Ujjayi breathing does not require sitting or closing the eyes. It can be done to calm down or when your child is feeling angry, frustrated, or overwhelmed. The more a child practices Ujjayi, the more they learn to use it as a go-to technique anytime they need a little help calming down. What an amazing gift to give your child early in life!
Curious about more forms of Pranayama that you can teach your little yogi? Check out How to Teach Kids 5 Pranayama Techniques


3. “Take 5” Finger Breathing

This one works well for my child – I know from personal experience! It’s so easy and well worth a try if you have a ‘spirited’ kiddo like I do, who might at times struggle to settle down at the end of the day. I’ve even spotted her doing it on her own as she gets ready for bed at night.
Here’s how to practice “Take 5” Finger Breathing:

  • Ask your child to hold up their hand and trace their fingers from the thumb to the pinky (or in reverse) with the other hand
  • As they trace up the finger, tell them to inhale deeply
  • Then, as they trace down the finger, tell them exhale slowly

You can have your child repeat this several times if they’d like. Often, by the time the child reaches the last finger on the first round, they’re already noticeably calmer and more relaxed. So simple, yet so effective! This is an excellent, easy form of breathing that helps children unwind – perfect before bed.

4. Sun Salutations for Kids

When your kiddo is not in the mood to sit or breathe slowly, try leading them through a simple sun salutation. It doesn’t have to be perfect, but the easy movements of stretching and bending can help calm the mind, too.
If they are still distracted, ask them to help you name the poses as you move through each one. The methodic act of going through the same series of poses (especially saying the name of each pose as they go) helps your child focus, feel more centered, and calm overall as a result. Feel free to repeat this several times through, or until your little yogi begins to calm down.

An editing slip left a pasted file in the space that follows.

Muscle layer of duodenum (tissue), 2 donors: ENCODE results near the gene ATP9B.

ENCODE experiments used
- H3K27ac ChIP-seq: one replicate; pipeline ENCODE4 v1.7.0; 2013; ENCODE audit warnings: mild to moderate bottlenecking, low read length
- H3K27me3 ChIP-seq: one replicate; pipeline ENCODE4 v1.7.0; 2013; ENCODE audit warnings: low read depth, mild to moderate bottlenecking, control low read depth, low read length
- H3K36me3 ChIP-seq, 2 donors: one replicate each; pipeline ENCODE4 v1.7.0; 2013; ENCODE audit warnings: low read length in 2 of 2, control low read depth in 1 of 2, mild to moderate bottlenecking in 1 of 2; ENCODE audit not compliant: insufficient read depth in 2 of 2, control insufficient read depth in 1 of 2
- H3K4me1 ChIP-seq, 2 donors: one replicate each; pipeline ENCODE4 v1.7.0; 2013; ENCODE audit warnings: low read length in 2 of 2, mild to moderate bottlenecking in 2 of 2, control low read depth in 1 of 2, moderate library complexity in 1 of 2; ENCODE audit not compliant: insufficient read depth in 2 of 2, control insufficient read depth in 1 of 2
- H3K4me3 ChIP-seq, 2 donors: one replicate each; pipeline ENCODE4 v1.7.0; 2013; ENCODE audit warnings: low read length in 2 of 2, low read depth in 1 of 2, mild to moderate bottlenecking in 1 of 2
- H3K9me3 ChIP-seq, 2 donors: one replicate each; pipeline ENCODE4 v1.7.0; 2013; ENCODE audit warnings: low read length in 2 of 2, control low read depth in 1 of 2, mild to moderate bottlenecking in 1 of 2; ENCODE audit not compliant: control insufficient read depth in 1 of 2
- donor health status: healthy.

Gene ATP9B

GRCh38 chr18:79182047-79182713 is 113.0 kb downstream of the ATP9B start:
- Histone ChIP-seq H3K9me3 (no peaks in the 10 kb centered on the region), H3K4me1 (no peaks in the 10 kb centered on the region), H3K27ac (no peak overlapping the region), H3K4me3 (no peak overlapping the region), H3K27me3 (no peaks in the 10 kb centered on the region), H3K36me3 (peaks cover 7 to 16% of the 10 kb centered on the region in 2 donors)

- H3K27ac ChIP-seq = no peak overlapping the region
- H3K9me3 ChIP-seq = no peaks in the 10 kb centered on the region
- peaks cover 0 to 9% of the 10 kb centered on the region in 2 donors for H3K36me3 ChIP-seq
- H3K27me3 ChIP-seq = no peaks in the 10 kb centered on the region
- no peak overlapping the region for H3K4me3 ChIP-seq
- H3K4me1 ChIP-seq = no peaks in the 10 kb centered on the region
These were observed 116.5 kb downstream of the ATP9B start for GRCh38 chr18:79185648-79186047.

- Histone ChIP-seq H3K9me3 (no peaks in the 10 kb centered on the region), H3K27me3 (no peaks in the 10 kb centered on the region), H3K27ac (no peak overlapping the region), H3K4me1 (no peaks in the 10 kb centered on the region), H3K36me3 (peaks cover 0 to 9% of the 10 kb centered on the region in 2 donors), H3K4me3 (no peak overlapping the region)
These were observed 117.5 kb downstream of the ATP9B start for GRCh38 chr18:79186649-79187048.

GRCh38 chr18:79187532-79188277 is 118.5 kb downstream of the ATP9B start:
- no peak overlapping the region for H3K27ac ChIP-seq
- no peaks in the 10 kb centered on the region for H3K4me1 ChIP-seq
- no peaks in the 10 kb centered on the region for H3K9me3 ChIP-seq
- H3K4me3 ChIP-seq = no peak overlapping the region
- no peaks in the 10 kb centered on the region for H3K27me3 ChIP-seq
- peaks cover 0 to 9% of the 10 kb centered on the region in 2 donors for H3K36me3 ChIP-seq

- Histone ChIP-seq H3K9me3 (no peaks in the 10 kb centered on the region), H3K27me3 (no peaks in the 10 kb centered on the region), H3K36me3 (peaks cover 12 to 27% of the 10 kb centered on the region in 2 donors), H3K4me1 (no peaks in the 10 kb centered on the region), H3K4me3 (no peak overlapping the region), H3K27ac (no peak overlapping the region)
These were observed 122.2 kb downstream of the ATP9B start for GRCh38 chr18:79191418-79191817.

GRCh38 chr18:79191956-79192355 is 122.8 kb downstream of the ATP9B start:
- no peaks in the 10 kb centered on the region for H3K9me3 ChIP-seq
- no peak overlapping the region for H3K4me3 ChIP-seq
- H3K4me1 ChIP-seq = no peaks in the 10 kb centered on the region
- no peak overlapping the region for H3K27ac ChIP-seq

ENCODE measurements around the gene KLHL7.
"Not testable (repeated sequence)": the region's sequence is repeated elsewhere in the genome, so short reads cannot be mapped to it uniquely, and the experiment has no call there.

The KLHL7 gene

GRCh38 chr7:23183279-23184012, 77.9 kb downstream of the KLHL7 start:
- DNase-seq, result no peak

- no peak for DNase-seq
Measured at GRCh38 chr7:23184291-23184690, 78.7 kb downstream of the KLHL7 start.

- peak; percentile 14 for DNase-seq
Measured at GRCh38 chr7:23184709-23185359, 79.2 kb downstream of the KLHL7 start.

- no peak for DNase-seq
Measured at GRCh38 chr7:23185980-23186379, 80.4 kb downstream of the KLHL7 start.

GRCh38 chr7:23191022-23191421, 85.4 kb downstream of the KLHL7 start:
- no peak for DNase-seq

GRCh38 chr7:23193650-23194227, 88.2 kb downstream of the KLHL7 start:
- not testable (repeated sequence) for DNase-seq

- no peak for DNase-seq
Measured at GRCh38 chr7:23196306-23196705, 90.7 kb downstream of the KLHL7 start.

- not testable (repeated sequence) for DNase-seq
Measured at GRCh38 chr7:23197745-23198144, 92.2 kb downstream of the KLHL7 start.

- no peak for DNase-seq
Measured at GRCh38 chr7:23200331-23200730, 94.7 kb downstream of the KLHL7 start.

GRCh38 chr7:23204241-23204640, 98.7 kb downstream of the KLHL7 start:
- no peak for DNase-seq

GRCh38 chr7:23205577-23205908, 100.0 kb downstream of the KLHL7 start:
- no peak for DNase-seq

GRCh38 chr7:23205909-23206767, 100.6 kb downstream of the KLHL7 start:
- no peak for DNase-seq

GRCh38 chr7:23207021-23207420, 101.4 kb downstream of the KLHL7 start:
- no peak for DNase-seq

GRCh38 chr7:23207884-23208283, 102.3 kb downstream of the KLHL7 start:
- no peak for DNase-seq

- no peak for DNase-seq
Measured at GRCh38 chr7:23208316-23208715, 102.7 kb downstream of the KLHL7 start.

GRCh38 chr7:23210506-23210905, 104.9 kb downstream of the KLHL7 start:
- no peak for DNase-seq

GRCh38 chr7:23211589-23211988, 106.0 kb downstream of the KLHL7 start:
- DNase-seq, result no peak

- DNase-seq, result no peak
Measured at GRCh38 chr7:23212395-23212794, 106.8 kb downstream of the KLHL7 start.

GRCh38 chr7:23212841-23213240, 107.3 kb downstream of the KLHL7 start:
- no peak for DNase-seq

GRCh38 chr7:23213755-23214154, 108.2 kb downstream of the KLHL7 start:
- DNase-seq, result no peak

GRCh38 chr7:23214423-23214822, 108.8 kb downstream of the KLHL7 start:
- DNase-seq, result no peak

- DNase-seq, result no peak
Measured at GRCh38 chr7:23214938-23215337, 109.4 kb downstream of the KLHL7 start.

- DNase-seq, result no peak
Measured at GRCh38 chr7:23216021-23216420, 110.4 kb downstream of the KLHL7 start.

Want a fun yet relaxing yoga flow you can practice with your kiddo? Check out this calming Yoga for Kids video

Give Your Kid the Gift of Children’s Yoga

As yogis, we are already aware of the immense relaxing and calming benefits of yoga. What an amazing opportunity to share this special gift with your child. You might find that building one or two of the suggested practices into the day around bed time, or perhaps after school to decompress, makes transitioning to the next part of the day smoother and more relaxing for everyone.
Give these tips a try with your little ones and let us know what you think in the comments below. Or, comment with a kid’s yoga tip that works for you – we love hearing from you!

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How to Calm Your Child Using Yoga (Yoga for Kids Video)
Use this yoga video for kids next time your little one needs to stop and take a breath.
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Aimee Yamamori

Aimee Yamamori is a yogi and freelance marketing professional. In the future she hopes to do more to support mental health issues and learn how the benefits of yoga affect mental wellness and PTSD. She continues to seek out ways to channel her love of her family, her dog Boo, yoga, Disneyland and watching Law and Order reruns into a lucrative, yet still immensely satisfying career (with an office on the beach).